The Japan-only wonder
The Game Boy left many slain in its wake. From the very beginning, many have challenged Nintendo’s dominance in the handheld market and all of them failed. Some of those systems made a bigger splash than others, but Nintendo would inevitably hog the market in perpetuity, with even Sony’s PlayStation Portable failing to overtake the Game Boy’s successor, the Nintendo DS.
Regardless of how badly other handhelds were trashed by Nintendo, it’s a pretty interesting graveyard to dig through. The Atari Lynx was physically massive, but actually a pretty neat console; the N-Gage was a silver taco; and the Neo Geo Pocket was totally awesome, and I want one. Then there’s the Bandai Wonderswan, which was developed by one of Nintendo’s most prolific hardware designers, Gunpei Yokoi. The former mentor of Shigeru Miyamoto, Gunpei Yokoi departed Nintendo soon after the massive failure of the Virtual Boy (whether this was related is debatable) and set to designing his own console. Sadly, he died in a traffic accident before he could see the release of his creation, but the little handheld actually made a modest impact in Japan.
The Wonderswan was released in March 1999, making it 20 years since it left a pockmark on the industry. Happy birthday, pockmark.
(Image courtesy Malcolm Tyrrell)
Many of the Game Boy’s opponents had the same strategy for approaching Nintendo’s monochrome monster: more power means more popular. At the turn of the ’90s, both the Atari Lynx and the Game Gear had significantly more horsepower than the grey brick, but their colorful, backlit screens weren’t quite enough to court customers away from Tetris. Even in more recent eras, the PlayStation Portable and Vita helped prove that powerful hardware doesn’t trump irresistible games in the handheld market.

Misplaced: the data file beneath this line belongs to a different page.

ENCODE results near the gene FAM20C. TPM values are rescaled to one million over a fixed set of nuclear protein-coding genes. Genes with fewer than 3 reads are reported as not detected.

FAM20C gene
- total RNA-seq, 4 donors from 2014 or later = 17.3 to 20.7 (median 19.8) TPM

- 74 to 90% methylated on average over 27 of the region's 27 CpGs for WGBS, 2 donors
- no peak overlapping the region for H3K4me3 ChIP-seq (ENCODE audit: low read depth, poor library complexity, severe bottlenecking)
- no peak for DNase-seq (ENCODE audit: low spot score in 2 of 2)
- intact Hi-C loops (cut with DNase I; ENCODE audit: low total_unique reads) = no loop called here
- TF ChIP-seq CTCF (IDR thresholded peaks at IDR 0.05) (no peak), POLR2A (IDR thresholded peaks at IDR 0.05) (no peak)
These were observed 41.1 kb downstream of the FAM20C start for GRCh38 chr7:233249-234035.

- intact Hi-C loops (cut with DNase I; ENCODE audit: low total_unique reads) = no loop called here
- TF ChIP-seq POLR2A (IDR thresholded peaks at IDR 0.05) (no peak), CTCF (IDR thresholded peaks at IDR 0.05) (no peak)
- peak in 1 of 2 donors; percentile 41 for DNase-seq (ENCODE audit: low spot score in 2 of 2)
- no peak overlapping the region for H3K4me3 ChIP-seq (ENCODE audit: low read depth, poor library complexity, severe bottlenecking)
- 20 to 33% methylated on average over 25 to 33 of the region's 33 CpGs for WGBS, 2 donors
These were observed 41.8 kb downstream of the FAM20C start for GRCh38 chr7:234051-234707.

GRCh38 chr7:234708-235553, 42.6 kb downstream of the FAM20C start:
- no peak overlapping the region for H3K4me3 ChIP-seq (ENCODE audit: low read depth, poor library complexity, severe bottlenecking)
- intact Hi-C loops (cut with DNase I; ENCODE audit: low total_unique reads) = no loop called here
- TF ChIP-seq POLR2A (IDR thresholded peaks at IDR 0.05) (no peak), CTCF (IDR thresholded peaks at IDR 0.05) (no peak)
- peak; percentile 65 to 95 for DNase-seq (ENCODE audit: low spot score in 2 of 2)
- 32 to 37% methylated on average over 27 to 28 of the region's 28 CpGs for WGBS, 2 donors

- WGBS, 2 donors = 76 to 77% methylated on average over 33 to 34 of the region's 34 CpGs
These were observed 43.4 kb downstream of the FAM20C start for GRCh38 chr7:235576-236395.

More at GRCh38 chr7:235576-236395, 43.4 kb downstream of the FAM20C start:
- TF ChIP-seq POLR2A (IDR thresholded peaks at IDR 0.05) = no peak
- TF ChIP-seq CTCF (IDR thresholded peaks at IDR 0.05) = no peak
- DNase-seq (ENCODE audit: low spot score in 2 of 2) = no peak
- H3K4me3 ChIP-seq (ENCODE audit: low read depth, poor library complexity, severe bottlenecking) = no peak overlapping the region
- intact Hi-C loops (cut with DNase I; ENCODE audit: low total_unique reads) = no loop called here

Both the Neo Geo Pocket and the Wonderswan took a different approach. They cut out the bells and whistles and present customers with a console that has a similar price tag to what Nintendo was peddling, but with slightly more power. The Neo Geo Pocket, as wiz as the system was, sold about 2 million units and then died with the rest of SNK. The Wonderswan, conversely, fared a bit better.
When the Wonderswan first hit the Japanese market in early 1999, it was strictly monochrome. Giving it a leg up over its direct competition was a 16-bit processor and a display that pushed a palette of eight shades, as opposed to the Game Boy’s four. The design itself was unique in that it provided a wider screen and two sets of buttons, allowing the system to be played in both portrait and landscape mode. To top it off, a single AA battery could power the little console for 40 hours.
On the other hand, there were some major downsides. The biggest complaint I personally have about the hardware was the lack of headphone jack and the fact that the volume control is just a single button. This resulted in the Wonderswan having four volume options: mute, too quiet, too loud, and ear-perforating cacophonous. You could buy a headphone adapter that plugs into the expansion slot, but after three hardware revisions, this problem was never addressed. It also has the same issue that a lot of non-backlit screens did, where you have to hold the screen angled just right towards a light source or you can’t see anything. The struggles we had to endure in those days.